September 29, 2023
IntelBrief: Rumors Swirl Amidst the Disappearance of Senior Chinese Officials
Over the last several months, a high-ranking Chinese Communist Party (CCP) official and several high-ranking People’s Liberation Army (PLA) officials have disappeared from public view. At the end of June, People’s Republic of China (PRC) Foreign Minister Qin Gang stopped being seen at official duties and a month later was replaced by his predecessor, Wang Yi. The country’s Defense Minister, Gen. Li Shangfu, was last seen in public on August 29. To date, Beijing has not offered explanations regarding the disappearance of two of the highest-ranking members of the CCP in less than a couple of months, sparking fervent rumors and endless speculation about what potentially caused these individuals to run afoul of Chinese leadership. Qin and Li were likely hand-picked by Chinese President Xi Jinping but only managed to stay in their roles for less than six to seven months, underscoring the opaqueness of Xi’s power consolidation and how decisions are made at the upper echelons of the CCP.
Rumors started swirling in mid-July when Foreign Minister Qin Gang had not been seen in public since June 25. A month later, it was announced that Qin had been removed from his role by a decree signed by Xi and replaced by his predecessor Wang Yi. All references to Qin as the foreign minister were scrubbed from the PRC Ministry of Foreign Affairs website (though they were restored a few days later). Apart from a brief reference to health issues, the CCP has not explained Qin’s removal, which has led to widespread speculation. The brief announcement published by Chinese state media, which stated that Qin had been “removed,” not “dismissed,” could suggest an investigation is underway rather than having been concluded. Online rumors and Western media reports point to an alleged extra-marital affair with a potential espionage twist. Citing sources within the CCP, The Wall Street Journal reported that Qin was cooperating with an investigation into whether his extramarital affair, which allegedly resulted in the birth of a child during his tenure as ambassador to the U.S., has compromised China’s national security.
Interestingly, the online rumors on Chinese social media platforms about Qin Gang’s rise and fall have not been heavily censored by Beijing, but the CCP has criticized Western media’s “malicious hype” over the speculation. While it is not uncommon nor necessarily disqualifying for CCP officials to have mistresses and engage in extramarital affairs, rumors and unconfirmed reports of potential Kompromat, or compromising material, could be troubling and embarrassing. This is especially the case since Qin has been regarded as a close confidant of Xi, which is likely why he rose so swiftly to the highest ranks of the CCP to become one of the youngest foreign ministers in the country’s history.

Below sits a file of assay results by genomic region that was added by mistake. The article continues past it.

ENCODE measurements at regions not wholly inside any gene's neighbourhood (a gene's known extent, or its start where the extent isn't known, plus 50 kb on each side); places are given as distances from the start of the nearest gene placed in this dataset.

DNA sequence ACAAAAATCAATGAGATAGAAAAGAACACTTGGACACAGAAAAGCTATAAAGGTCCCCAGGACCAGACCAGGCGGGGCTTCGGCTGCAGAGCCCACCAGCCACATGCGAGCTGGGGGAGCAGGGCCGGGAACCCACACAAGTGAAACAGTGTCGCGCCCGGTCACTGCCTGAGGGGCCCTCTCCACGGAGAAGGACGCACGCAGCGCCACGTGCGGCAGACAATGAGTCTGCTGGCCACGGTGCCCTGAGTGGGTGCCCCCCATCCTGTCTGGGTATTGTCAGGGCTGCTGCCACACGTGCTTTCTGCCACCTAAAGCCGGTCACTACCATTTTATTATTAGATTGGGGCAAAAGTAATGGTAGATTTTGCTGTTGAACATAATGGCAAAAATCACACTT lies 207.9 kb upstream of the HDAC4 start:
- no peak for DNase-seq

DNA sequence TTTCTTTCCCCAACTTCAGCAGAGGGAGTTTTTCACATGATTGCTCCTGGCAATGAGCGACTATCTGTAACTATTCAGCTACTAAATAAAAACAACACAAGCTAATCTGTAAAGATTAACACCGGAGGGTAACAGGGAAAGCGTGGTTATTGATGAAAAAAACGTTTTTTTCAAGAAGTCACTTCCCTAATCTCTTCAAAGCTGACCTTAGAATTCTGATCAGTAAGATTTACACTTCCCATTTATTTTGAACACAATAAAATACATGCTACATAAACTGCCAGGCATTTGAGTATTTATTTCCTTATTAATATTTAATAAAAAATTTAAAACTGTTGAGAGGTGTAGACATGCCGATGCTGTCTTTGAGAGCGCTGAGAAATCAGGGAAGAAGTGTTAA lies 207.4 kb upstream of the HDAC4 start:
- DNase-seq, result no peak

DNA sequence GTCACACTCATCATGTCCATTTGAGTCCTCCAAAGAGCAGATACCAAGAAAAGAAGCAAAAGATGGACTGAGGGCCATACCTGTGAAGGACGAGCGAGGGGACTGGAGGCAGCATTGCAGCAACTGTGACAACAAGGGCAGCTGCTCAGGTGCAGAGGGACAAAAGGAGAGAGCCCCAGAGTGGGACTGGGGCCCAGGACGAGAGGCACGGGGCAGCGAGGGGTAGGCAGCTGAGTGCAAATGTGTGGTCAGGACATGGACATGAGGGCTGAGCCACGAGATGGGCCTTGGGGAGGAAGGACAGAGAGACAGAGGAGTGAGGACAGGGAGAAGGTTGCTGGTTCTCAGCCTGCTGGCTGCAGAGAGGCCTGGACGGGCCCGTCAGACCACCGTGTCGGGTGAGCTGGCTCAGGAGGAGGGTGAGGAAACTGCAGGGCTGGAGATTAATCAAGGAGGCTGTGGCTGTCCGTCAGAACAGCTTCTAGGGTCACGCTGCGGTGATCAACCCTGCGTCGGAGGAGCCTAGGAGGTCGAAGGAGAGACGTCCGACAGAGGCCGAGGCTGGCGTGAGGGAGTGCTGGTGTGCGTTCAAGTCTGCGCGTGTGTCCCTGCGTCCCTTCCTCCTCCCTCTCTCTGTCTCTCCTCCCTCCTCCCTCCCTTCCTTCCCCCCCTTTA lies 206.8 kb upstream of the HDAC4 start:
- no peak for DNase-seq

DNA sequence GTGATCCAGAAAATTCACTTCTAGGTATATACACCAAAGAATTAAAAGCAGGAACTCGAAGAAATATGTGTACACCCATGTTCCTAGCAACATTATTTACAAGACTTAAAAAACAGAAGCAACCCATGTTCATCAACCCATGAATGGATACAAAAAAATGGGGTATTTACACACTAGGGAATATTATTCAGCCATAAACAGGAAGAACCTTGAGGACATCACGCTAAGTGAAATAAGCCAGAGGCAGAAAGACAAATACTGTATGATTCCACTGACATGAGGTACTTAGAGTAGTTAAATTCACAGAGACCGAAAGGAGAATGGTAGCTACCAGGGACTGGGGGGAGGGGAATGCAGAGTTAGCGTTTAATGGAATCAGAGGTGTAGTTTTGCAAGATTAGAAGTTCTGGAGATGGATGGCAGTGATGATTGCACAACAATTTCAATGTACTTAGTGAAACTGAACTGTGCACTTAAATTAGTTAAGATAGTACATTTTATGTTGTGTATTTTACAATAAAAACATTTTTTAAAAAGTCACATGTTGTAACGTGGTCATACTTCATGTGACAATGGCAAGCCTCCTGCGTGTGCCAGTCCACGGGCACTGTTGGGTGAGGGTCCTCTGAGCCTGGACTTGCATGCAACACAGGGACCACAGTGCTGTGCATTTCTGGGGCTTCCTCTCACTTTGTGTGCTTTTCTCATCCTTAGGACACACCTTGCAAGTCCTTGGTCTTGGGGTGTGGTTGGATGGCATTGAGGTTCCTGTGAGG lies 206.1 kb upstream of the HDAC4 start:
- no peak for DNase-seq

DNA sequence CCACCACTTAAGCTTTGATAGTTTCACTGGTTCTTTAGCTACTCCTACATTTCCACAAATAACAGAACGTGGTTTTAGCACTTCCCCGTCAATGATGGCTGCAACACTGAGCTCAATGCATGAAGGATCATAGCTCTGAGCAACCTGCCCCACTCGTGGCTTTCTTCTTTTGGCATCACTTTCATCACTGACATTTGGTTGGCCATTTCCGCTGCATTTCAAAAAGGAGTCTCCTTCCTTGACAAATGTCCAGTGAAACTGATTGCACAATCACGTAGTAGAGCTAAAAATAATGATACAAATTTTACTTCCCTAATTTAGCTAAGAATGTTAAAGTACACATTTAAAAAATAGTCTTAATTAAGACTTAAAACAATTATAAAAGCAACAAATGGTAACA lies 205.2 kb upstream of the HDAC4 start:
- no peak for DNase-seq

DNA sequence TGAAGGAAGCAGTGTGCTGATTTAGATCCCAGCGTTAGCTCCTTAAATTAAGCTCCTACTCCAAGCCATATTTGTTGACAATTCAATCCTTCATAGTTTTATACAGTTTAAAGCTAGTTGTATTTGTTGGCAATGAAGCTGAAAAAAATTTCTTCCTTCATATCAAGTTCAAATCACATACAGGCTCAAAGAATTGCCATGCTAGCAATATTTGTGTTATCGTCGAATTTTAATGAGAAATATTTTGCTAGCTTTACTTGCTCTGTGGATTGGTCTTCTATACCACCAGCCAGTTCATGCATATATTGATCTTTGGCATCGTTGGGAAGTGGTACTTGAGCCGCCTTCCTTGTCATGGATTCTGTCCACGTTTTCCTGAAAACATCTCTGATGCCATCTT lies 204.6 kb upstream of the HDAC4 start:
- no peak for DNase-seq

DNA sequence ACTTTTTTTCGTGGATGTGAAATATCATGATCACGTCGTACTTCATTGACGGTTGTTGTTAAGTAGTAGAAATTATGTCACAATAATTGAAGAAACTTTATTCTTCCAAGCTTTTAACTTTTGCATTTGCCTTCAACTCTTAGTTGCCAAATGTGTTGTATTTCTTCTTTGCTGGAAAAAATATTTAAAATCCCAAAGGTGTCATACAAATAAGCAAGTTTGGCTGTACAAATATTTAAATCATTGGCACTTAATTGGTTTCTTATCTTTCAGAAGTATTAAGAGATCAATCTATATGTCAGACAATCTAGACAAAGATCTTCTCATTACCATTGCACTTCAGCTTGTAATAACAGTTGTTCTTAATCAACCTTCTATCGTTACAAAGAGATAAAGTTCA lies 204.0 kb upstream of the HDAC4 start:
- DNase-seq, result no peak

A little over a month after Qin’s official removal, rumors about the fate of the defense minister, Gen. Li Shangfu, surfaced as he failed to appear at scheduled official meetings. In mid-September, Western media reports suggested Li, along with other officials in the armed forces, had been placed under an investigation for corruption. Reports suggest that the investigation into Li was likely related to a broader probe into military equipment procurement, as he headed the Equipment Development Department of the Central Military Commission between 2017 and 2022. The disappearance of Li follows the reshuffle of the PLA’s Rocket Force (PLARF), which is also responsible for the PRC’s nuclear missiles. Following months of not being seen in public, the Commander and the Political Commissar of the PLARF were replaced in July with no explanation. Given the importance of the PLARF and the seniority of Gen. Li Shangfu, this potential purge is one of the more serious since Xi came to power.
As the leader of the PRC, Xi has prioritized a domestic anti-corruption drive in order to achieve loyalty to the CCP, and himself, above all. This week, China’s former deputy central bank governor, Fan Yifei, was charged with bribery for alleged crimes dating back almost three decades. The drive – as well as the recent charges against Fan – has been reinforced by one of the most popular TV shows in China this year, the Knockout, a criminal drama with clear anti-corruption undertones, including reopening corruption cases that date back decades. While these recent disappearances and potential investigations could be an embarrassment for Xi, he may also be able to use these cases to highlight the need to root out corruption and demonstrate that no official is beyond reproach or exempt from investigations, removals, and dismissals no matter their status, title, or personal relation to the leader. The moves – and the lack of insulation for people even close to the president – illustrate Xi’s further consolidation of power. Early in his tenure, Xi reportedly – and famously – said to a group of senior officials, “You people, you either eat and drink yourself into the grave, or die between the sheets.” Moreover, the lack of information and rampant rumors also highlight the opaque nature of CCP decision-making and how difficult it is for experts, analysts, and policymakers to discern the truth. While Xi may be able to spin the situation to his advantage domestically, foreign audiences — including business leaders and corporate executives with financial interests in China — may not be so easily convinced that all is well. At a time of economic slowdown and high youth unemployment, any questions of stability and predictability could discourage foreign investment.